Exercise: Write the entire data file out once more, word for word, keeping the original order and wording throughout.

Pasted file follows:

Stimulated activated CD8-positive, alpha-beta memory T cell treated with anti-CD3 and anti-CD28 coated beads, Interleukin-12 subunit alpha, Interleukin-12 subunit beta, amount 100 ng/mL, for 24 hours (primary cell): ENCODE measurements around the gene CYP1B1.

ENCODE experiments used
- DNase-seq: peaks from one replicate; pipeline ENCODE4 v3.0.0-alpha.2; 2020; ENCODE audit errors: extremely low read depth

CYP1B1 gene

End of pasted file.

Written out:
Stimulated activated CD8-positive, alpha-beta memory T cell treated with anti-CD3 and anti-CD28 coated beads, Interleukin-12 subunit alpha, Interleukin-12 subunit beta, amount 100 ng/mL, for 24 hours (primary cell): ENCODE measurements around the gene CYP1B1.

ENCODE experiments used
- DNase-seq: peaks from one replicate; pipeline ENCODE4 v3.0.0-alpha.2; 2020; ENCODE audit errors: extremely low read depth

CYP1B1 gene